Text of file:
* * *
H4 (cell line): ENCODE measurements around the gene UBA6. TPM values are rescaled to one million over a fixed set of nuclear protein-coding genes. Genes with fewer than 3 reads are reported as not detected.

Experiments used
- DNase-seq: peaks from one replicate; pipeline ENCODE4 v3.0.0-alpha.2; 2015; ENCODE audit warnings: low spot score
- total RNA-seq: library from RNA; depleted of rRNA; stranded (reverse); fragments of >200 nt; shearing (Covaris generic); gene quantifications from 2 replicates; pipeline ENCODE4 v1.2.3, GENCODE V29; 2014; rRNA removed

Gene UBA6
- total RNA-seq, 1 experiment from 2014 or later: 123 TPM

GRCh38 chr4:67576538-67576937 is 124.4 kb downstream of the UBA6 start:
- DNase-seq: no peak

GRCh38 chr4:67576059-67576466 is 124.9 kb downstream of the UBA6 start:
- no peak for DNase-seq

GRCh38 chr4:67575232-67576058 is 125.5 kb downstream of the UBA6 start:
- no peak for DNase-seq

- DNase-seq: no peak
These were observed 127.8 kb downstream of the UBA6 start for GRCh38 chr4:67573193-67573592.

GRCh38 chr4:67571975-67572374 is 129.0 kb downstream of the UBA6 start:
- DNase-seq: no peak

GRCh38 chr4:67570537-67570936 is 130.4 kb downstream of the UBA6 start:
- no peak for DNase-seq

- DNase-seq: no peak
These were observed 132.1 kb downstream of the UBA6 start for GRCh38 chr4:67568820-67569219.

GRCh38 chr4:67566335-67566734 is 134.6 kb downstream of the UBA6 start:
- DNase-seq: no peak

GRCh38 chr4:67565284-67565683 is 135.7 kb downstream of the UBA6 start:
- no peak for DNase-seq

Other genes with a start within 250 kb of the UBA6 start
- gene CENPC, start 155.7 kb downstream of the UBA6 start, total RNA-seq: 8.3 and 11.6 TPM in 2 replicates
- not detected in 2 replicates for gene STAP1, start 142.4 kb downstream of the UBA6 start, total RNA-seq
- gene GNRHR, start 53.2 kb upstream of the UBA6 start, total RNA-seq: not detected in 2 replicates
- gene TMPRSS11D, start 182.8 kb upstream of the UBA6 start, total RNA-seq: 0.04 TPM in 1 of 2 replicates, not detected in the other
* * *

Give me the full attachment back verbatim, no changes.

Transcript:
H4 (cell line): ENCODE measurements around the gene UBA6. TPM values are rescaled to one million over a fixed set of nuclear protein-coding genes. Genes with fewer than 3 reads are reported as not detected.

Experiments used
- DNase-seq: peaks from one replicate; pipeline ENCODE4 v3.0.0-alpha.2; 2015; ENCODE audit warnings: low spot score
- total RNA-seq: library from RNA; depleted of rRNA; stranded (reverse); fragments of >200 nt; shearing (Covaris generic); gene quantifications from 2 replicates; pipeline ENCODE4 v1.2.3, GENCODE V29; 2014; rRNA removed

Gene UBA6
- total RNA-seq, 1 experiment from 2014 or later: 123 TPM

GRCh38 chr4:67576538-67576937 is 124.4 kb downstream of the UBA6 start:
- DNase-seq: no peak

GRCh38 chr4:67576059-67576466 is 124.9 kb downstream of the UBA6 start:
- no peak for DNase-seq

GRCh38 chr4:67575232-67576058 is 125.5 kb downstream of the UBA6 start:
- no peak for DNase-seq

- DNase-seq: no peak
These were observed 127.8 kb downstream of the UBA6 start for GRCh38 chr4:67573193-67573592.

GRCh38 chr4:67571975-67572374 is 129.0 kb downstream of the UBA6 start:
- DNase-seq: no peak

GRCh38 chr4:67570537-67570936 is 130.4 kb downstream of the UBA6 start:
- no peak for DNase-seq

- DNase-seq: no peak
These were observed 132.1 kb downstream of the UBA6 start for GRCh38 chr4:67568820-67569219.

GRCh38 chr4:67566335-67566734 is 134.6 kb downstream of the UBA6 start:
- DNase-seq: no peak

GRCh38 chr4:67565284-67565683 is 135.7 kb downstream of the UBA6 start:
- no peak for DNase-seq

Other genes with a start within 250 kb of the UBA6 start
- gene CENPC, start 155.7 kb downstream of the UBA6 start, total RNA-seq: 8.3 and 11.6 TPM in 2 replicates
- not detected in 2 replicates for gene STAP1, start 142.4 kb downstream of the UBA6 start, total RNA-seq
- gene GNRHR, start 53.2 kb upstream of the UBA6 start, total RNA-seq: not detected in 2 replicates
- gene TMPRSS11D, start 182.8 kb upstream of the UBA6 start, total RNA-seq: 0.04 TPM in 1 of 2 replicates, not detected in the other